We have about 1,700 square feet of kitchen space. A good working environment for our staff was important to Chef Downey from the start. Like all high-performing professionals, they need room to work, but also room to rest and think. Unlike many restaurants today, we didn’t want to maximize dining space at the expense of our staff.
Chef Downey often talks about the people he wants building their career at The Butternut Tree. Much of the restaurant experience he hopes to cultivate is steeped in what he calls Canadian hospitality. He wants a restaurant full of people who are passionate about sharing. People who are inviting, friendly, and lovely to interact with. This is the foundation for everything else.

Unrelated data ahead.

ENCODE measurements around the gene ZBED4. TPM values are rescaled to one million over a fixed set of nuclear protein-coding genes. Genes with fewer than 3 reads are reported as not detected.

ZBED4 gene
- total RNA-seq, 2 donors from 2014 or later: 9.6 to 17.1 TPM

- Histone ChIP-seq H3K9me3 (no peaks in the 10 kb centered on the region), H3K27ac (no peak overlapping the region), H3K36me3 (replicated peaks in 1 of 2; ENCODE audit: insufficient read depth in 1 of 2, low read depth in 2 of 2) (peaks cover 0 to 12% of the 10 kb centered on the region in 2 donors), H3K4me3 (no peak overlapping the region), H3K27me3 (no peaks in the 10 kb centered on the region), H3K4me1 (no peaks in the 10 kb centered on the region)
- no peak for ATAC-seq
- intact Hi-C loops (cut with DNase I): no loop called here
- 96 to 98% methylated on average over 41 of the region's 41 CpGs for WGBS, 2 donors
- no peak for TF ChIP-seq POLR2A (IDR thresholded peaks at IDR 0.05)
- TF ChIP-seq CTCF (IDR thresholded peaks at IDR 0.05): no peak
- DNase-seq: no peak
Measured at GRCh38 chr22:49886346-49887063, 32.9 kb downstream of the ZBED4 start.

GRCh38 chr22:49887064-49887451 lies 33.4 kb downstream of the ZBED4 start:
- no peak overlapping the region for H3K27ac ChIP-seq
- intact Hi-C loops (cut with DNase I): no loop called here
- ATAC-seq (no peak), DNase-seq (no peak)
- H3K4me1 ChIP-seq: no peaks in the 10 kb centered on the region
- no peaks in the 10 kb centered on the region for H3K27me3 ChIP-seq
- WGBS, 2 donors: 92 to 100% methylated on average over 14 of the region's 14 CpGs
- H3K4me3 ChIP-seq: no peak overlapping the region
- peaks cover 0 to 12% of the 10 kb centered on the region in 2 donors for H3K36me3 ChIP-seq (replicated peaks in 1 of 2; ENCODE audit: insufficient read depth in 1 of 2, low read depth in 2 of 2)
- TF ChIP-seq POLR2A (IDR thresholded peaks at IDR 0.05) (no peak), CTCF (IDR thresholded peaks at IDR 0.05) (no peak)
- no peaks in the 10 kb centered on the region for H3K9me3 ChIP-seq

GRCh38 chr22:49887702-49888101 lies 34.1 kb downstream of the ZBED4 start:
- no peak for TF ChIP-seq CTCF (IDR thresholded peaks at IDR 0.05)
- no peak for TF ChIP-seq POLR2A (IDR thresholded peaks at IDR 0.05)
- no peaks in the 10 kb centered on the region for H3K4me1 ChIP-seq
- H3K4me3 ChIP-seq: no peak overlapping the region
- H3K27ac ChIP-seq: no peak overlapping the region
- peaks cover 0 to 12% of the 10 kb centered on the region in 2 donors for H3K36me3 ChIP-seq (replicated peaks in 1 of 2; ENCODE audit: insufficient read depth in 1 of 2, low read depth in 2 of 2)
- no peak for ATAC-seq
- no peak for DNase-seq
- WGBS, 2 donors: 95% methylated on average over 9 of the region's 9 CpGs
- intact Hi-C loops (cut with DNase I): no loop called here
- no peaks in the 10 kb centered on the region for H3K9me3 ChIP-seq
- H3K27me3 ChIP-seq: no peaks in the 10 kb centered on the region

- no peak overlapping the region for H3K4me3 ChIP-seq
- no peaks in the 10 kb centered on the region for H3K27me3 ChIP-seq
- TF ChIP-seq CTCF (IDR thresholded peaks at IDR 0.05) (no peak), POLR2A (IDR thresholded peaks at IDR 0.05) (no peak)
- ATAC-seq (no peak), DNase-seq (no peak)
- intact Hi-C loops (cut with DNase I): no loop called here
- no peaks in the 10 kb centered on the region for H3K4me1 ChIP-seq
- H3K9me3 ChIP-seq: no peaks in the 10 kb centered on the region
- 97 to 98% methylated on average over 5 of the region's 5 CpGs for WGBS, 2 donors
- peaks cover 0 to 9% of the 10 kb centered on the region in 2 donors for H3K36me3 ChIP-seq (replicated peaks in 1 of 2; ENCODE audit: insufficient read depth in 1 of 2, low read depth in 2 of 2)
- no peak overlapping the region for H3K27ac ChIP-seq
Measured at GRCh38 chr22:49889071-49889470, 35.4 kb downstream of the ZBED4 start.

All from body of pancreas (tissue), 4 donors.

There are no titles or names stitched on our uniforms. We made a deliberate decision to try and do away with hierarchies and to be inclusive among staff. Everyone is equally committed to delivering the experience that we set out to provide to our patrons. By removing the traditional titles that you typically see at restaurants, we’ve been able to replace them with a shared responsibility and accountability to our guests.